How To Hit A Golf Ball

Practicing perfect form is the key to striking a golf ball. With a firm posture and a natural, comfortable grip, you’ll be well on your way to success. To swing, square yourself with the ball and spin your hips, torso, shoulders, and arms in continuous revolutions. You’ll need to master a variety of strokes to develop your golf game since there are so many different ways to hit a golf ball.

Check out our list of the best golf balls for practice to make your swing better and your game best.

If you’re like most golfers, you overestimate the difficulty to hit a golf ball. People have no qualms about striking a baseball or a tennis ball when both the ball and the player are in motion. The ball in golf sits stationary, giving you plenty of time to set up and make your swing. Fortunately, the correct technique to hit a golf ball is also the most straightforward.

Step 1: Create a target line. Before you can hit a golf ball, you must first determine where you want the ball to go.

Step 2: Decide where you want to put your address. Align your body – feet, hips, and shoulders – parallel to the target line for a conventional shot. Bend forward from the hips and flex your knees slightly; your weight should be placed on the balls of your feet. Triceps should be softly pressed against your chest.

Take a regular hold on the club and let your arms dangle straight down; your hands should be about beneath your chin. This is a comfortable and ready-to-act sports stance.

Step 3: Turn your shoulders to begin your backswing.

Without bending or elevating your arms, you should be able to spin until your hands are around waist height.

As you turn your shoulders, your hands travel upward due to your forward tilt. This is known as a one-piece takeout, and it aligns your hands and arms properly.

Step 4: As you continue your backswing, bend your right elbow. Without a lot of stress, you should be able to hold your left arm pretty straight. Without exerting any additional effort, this “straight left/bending right” action causes your wrists to cock. Don’t try to “swing on the plane” by twisting your forearms. The club will automatically slant onto the right plane when you bend your elbow.

Step 5: When you reach the peak of your backswing, stop rotating your shoulders. This should seem natural rather than like a forced shoulder rotation. Allow your hands to drop or “set” somewhat as a result of your shoulders pausing; again, simply allow this to happen.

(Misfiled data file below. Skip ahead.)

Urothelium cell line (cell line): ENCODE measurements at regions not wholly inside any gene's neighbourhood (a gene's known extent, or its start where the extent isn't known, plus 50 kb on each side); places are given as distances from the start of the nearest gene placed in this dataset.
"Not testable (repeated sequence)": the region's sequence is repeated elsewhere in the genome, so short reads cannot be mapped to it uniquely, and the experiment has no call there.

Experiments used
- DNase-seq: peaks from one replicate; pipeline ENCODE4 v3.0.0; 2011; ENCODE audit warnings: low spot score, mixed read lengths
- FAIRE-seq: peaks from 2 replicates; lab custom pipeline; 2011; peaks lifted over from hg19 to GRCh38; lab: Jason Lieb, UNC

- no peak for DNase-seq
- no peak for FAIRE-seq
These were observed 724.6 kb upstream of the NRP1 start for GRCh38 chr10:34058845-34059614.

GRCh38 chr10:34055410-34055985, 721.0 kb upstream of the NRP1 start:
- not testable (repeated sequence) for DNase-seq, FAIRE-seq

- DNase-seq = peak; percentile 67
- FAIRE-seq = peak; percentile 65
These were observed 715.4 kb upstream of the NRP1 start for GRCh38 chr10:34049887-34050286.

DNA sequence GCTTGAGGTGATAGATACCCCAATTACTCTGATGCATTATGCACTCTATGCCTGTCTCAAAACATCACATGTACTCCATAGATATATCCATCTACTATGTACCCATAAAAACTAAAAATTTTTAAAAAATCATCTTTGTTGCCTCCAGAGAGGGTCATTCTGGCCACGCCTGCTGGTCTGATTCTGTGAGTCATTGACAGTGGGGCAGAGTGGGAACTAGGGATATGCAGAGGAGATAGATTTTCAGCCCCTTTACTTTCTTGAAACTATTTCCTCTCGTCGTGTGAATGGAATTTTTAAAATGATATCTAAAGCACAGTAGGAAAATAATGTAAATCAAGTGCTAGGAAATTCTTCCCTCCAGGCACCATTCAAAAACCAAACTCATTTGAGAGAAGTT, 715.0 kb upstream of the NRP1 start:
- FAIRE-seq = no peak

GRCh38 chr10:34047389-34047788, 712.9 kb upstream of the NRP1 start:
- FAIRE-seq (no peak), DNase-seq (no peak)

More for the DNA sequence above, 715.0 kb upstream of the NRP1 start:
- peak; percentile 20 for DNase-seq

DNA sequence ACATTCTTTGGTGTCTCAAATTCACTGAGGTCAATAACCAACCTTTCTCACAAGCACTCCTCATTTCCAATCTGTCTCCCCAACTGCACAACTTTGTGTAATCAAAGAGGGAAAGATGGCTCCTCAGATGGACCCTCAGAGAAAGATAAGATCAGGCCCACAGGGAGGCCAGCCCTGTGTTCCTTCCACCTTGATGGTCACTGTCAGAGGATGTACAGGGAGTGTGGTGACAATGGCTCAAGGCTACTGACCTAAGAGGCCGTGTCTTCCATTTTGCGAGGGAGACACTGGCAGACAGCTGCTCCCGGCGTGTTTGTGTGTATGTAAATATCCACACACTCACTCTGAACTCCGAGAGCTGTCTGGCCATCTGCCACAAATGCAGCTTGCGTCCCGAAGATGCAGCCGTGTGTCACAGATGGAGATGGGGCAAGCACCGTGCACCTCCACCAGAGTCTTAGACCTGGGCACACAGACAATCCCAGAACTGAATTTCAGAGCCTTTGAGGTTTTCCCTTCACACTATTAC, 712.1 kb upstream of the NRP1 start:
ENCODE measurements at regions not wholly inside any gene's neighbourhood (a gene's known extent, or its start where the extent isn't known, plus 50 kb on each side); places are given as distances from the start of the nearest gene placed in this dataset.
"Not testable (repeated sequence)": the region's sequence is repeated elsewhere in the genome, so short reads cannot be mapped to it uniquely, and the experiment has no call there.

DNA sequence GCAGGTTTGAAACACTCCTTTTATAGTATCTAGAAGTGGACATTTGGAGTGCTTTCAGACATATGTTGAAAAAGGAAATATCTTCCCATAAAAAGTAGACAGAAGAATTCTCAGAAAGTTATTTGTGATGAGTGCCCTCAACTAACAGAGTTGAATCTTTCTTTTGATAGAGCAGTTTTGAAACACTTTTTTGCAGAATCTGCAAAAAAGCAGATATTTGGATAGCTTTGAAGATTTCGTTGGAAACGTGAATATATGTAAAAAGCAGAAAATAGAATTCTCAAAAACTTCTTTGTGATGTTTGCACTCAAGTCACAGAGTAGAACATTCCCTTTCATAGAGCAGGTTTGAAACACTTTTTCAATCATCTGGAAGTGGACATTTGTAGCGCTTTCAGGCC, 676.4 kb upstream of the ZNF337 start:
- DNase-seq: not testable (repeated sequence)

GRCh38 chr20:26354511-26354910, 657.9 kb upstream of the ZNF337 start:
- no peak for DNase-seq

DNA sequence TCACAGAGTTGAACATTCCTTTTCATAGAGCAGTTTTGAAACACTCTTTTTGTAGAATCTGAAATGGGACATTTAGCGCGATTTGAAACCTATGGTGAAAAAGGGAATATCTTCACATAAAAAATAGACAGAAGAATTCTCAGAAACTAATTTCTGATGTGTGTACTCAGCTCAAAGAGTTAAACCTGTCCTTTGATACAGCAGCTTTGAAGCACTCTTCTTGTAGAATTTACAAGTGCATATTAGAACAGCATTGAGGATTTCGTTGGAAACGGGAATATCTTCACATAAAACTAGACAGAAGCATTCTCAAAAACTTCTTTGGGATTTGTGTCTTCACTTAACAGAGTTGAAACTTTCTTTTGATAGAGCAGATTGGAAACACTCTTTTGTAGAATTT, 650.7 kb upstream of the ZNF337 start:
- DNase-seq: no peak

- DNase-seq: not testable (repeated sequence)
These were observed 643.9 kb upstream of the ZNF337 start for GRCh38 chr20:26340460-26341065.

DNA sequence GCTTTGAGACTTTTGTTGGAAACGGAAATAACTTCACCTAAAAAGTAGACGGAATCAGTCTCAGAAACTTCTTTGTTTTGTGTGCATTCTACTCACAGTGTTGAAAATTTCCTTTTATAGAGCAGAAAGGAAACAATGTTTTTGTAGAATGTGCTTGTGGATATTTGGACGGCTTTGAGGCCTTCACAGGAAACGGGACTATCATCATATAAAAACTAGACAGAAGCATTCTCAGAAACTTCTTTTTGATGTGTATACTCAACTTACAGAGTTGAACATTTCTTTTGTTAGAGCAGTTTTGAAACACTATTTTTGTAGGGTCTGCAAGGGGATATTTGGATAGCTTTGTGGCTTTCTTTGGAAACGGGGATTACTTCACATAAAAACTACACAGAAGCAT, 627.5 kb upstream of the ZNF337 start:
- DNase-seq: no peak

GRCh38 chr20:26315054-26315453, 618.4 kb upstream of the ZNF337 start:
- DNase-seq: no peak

Step 6: Start the downswing.

You may have been taught to begin with your lower body, but if you have rotated your shoulders as stated in the preceding stages, this is the natural way to begin. Swinging a baseball bat or tossing a child’s flying disc are appropriate metaphors for the downswing. Keep your forearms relaxed and your left elbow pointed down toward the ground to do this action properly. You’ll be able to “backhand” the ball and square up the clubface this way.

Step 7: Swing into your finish position after hitting the ball. It’s simpler to strike the ball than to quit swinging if you’ve followed the previous stages properly. As you swing the club through contact, think about where you want the ball to travel, then simply hang on as you complete the swing.

How to hit a golf ball infographic

Let’s have a look at it in more detail.

Set up for your shot and perform a leisurely backswing. Then, after you’ve reached the pinnacle of your swing, take a breath.

How do you generally channel your enthusiasm into the ball? Many players want to strike the ball as hard as can in order to successfully kill it.

Killing your ball will not help your golf game. Let’s attempt a new approach.

Pause at the peak after you’ve lined up and finished your backswing. Instead of using your clubhead to propel you forward, consider using your hips to do so.

Your hips should tilt toward your target as you begin your downswing. The hips and body go forward, while the arms and club swing through. The clubhead speed will have all of your body’s force behind it if done properly.

Your swing should end with your shoulders and hips towards the green or fairway as you follow through.

Maintain A Straight Lead Arm

A golfer with a straight lead arm swinging in a sand trap.

If you maintain your lead arm straight, you’ll hit the golf ball further. Your left arm is your lead arm if you’re right-handed since it’s closest to your target when you address the ball.